Irene began selling comic stories about young flappers to magazines, and eventually met and married Michel Epstein, also the child of Russian Jewish emigres.  Her literary career took off in 1929 with the publication of David Golder, whose characters seem to be modeled on her family.  For the next ten years or so, she wrote prolifically, her stories and novels serialized in magazines.  She bore two daughters who remember her as a loving mother.  And finally, the tense months under German occupation, her arrest and deportation, and her death in Auschwitz.

This is an amazing and heartbreaking story, but, as with most biographies I read, I'm tantalized by what can't be known about a person from documentary history.  What were Irene's real feelings about Jews and her own Jewishness?  Her depiction of the Jewish characters in David Golder is brutally unflattering, even stereotypical.  But authors write (hopefully) honestly about what they experience, and Irene's family milieu was not a happy one.  How much of David Golder was accurate observation, and how much was exaggeration born of hurt?  She is quoted in an interview saying that she would have toned the book down had she known what was ahead in the way of Nazi persecution.  Would that toning down have represented a more, or less, realistic picture of the Jews of her family?

And why, really, did she embrace Catholicism in 1939?   No evidence of spiritual feelings is given up to that point in her life.  But she knew that in the eyes of the French as much as the Germans, converting would not make her "not a Jew."  Was she craving the comfort of religious faith, which she had never known, at an increasingly insecure and frightening time?  Was she grasping at straws, hoping to seem less offensive in the eyes of the increasingly anti-Semitic French right-wing press, which she relied on to publish her work?

What was the last month of her life like?  Obviously we know what she would have gone through at Auschwitz.  The camp records show that she was there for about a month before she died of typhus.  But I wanted to know what this writer would have produced from that experience, as she produced stories from the other experiences in her life.  She left behind no story to tell us about that.

Thursday, August 2, 2012

What Is Your Favorite Classic Book?

The Classics Club's August meme asks this question:  what is your favorite classic book, and why?  I had to think a bit, because, ultimately, that question is unanswerable.  I have current favorites (witness my Suitable Boy lovefest), but "favorite classic" means something more, I think, something that withstands the test of time. 

So I'm going to settle on Jane Austen's Pride and Prejudice as my favorite classic, not because I think it's the greatest book ever written, but because it looms large in my consciousness.  I first read it in high school, and was surprised at how much I enjoyed it.  The wit, the irony, and the frequent priceless lines, of which here is a sampling:
An unhappy alternative is before you, Elizabeth.  From this day you must be a stranger to one of your parents.--Your mother will never see you again if you do not marry Mr. Collins, and I will never see you again if you do.
Elizabeth's courage did not fail her.  She had heard nothing of Lady Catherine that spoke her awful from any extraordinary talents or miraculous virtue, and the mere stateliness of money and rank, she thought she could witness without trepidation.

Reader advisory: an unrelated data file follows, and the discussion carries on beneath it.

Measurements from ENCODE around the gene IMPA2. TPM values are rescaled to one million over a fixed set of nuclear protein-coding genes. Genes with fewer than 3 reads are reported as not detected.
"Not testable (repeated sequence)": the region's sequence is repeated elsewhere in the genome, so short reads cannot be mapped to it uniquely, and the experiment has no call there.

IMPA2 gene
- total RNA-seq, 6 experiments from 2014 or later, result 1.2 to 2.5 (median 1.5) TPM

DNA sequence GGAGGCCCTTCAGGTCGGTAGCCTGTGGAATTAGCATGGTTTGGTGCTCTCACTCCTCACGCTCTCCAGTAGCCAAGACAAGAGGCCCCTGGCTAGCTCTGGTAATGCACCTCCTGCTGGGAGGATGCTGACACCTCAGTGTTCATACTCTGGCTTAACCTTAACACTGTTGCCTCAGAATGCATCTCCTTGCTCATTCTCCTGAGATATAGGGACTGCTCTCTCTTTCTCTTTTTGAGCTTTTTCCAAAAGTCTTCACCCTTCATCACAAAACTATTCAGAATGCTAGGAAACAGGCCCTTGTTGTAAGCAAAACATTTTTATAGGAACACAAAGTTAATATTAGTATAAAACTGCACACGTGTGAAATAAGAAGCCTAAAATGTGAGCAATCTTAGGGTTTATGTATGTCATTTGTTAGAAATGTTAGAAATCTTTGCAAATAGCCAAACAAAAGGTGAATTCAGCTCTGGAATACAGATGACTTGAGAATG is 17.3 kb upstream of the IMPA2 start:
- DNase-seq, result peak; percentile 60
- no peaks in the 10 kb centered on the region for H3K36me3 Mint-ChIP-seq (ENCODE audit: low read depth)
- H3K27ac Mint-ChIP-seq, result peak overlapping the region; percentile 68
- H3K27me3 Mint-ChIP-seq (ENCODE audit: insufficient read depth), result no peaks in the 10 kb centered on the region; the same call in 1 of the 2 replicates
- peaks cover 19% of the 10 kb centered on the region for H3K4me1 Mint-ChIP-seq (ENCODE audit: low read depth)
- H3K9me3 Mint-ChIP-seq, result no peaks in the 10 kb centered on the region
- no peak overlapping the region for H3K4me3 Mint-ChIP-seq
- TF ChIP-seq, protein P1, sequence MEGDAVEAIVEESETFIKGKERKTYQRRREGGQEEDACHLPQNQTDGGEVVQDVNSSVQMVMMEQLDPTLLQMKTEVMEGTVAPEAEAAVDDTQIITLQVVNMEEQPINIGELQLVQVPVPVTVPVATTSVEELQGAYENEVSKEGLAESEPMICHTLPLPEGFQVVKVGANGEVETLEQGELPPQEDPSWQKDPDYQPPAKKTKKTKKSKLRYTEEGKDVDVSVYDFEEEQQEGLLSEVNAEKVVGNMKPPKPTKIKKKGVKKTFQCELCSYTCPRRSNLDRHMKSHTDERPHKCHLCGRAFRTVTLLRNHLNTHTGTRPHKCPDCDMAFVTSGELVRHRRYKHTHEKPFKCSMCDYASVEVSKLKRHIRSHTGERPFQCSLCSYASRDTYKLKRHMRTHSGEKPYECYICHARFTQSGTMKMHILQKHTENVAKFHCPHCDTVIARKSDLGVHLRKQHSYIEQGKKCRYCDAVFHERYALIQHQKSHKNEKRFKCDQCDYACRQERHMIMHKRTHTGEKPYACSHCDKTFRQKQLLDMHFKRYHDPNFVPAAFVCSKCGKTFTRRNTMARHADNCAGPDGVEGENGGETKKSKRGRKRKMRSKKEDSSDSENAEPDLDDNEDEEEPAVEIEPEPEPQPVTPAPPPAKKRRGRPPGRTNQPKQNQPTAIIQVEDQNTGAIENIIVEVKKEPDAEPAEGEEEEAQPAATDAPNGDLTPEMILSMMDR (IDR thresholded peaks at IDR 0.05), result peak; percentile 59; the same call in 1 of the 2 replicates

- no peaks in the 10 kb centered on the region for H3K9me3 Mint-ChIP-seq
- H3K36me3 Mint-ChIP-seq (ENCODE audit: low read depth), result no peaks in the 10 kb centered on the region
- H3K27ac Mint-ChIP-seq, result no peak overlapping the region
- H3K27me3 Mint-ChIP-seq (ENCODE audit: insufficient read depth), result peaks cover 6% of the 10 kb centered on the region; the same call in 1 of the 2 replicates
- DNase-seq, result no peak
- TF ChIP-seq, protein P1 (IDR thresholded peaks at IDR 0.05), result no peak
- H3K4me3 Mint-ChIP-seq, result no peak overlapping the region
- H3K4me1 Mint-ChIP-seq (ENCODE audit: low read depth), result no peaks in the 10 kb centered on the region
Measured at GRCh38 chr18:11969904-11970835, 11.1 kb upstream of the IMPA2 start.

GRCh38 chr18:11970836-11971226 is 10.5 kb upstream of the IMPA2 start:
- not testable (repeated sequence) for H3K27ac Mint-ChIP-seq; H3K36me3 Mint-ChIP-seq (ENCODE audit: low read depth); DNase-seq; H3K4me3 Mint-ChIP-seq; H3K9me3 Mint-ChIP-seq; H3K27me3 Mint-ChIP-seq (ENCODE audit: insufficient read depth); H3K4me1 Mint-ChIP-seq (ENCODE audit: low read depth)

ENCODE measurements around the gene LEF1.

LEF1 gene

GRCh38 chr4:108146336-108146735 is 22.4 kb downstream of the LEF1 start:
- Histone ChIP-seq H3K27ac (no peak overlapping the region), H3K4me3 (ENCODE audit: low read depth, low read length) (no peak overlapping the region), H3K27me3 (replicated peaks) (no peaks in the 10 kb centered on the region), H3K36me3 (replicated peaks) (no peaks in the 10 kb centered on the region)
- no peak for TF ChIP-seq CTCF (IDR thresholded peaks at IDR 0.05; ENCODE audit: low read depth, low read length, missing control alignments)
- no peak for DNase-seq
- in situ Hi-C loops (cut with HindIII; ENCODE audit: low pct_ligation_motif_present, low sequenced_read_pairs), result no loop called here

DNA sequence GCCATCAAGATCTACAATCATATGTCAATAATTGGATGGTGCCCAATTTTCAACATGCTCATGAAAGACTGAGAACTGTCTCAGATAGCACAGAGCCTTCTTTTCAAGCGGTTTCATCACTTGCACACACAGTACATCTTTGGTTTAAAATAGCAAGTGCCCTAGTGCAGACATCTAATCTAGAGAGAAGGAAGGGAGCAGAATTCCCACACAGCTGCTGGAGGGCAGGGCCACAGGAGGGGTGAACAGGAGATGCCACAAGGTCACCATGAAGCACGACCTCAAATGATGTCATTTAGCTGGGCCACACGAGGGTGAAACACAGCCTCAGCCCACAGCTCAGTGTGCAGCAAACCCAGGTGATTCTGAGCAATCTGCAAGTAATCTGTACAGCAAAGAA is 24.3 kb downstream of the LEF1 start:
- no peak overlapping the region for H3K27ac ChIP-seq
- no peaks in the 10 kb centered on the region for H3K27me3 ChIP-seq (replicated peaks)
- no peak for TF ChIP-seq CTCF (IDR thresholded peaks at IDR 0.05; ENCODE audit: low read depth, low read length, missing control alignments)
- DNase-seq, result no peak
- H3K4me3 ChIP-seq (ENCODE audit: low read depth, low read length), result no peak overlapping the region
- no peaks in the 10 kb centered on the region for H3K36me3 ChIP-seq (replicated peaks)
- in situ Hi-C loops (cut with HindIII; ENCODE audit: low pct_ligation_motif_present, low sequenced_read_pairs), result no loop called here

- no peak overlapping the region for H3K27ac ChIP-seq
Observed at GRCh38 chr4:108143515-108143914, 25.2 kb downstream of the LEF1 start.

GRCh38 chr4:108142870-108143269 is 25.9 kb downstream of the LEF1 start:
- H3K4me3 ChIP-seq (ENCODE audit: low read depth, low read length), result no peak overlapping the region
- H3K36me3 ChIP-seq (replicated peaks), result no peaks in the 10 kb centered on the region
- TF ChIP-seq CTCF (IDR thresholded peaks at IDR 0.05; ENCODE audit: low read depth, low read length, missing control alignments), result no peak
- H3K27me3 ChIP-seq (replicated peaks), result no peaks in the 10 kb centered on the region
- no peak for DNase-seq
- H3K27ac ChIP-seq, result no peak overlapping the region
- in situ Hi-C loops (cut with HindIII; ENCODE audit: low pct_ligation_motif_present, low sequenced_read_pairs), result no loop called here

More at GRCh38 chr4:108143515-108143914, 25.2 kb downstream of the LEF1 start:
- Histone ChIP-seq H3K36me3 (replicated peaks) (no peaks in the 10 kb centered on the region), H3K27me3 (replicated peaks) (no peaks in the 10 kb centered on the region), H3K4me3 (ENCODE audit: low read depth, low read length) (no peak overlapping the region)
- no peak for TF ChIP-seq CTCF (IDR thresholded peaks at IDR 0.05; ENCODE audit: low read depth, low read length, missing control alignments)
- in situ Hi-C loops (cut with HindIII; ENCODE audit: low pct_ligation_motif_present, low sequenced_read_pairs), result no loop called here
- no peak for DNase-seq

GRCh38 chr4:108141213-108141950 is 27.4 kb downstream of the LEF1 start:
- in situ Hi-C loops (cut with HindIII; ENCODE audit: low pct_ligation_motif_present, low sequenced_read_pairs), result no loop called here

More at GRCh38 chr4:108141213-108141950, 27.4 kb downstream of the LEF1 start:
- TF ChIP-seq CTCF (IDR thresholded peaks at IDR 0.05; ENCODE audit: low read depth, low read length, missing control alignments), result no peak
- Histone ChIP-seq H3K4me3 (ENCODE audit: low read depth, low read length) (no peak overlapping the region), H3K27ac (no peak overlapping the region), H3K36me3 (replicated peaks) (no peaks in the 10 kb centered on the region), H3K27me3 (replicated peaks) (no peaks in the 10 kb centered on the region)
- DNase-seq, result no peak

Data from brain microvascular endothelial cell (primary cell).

Happy for all her maternal feelings was the day on which Mrs. Bennet got rid of her two most deserving daughters.
This is one of the few classics I've re-read multiple times over the past thirty years, and I am not much of a re-reader in general.  It opened up the possibility of having genuine fun with a classic, leading me to try others on my own, on top of what was assigned at school.  It comes to mind first when I think "favorite."  I guess that makes it a good choice for favorite classic,  right?

Wednesday, August 1, 2012

Just Finished: Geheimnis Am Holunderweg

Children's books are about the right level for me when it comes to reading in German.  Even with no familiarity with the story, I read Geheimnis Am Holunderweg without using the dictionary once, and it seems to be aimed at preteens or young teens.  For purposes of improving my German, reading this book was light years more helpful than my recent slog through Kafka, in which I had to look up every other word, which caused me to frequently lose the author's train of thought.  There were plenty of words in this book that I didn't know, but the simple sentence structure and story line made it easy to figure out meanings from context, without slowing down.

The edition I read was printed in 1970, and set in a small German town.  (Holunderweg is the name of a street, and the title translates  as The Secret of Holunderweg.)  I initially assumed that this was a translation of a work by the famous English children's author Enid Blyton, but the German setting made me wonder, and so I did some googling.  Although I couldn't find any reference to this title in particular, apparently there were many books, and series of books, written by French and German authors in Blyton's style and using her name, either with or without permission.  This would seem to be one of those.

In the course of my googling I also learned that many of Blyton's books were full of racial and gender stereotyping and later editions were usually edited to remove insulting references to blacks.  And apparently in many of her books in which groups of children had adventures and solved mysteries, girl characters were excluded from the more dangerous events, and always did the cooking/cleaning up for the boys.  This issue did come up in Geheimnis Am Holunderweg.  At one point the oldest boy tells the two girls that they may not come along on a midnight search for some stolen goods because it would be too dangerous for them, and the girls willingly comply.  I don't know which seemed more anachronistic to me--girls happily taking orders from boys, or twelve-year-olds running all over town unsupervised day and night rather than being driven to activities and play dates by their parents!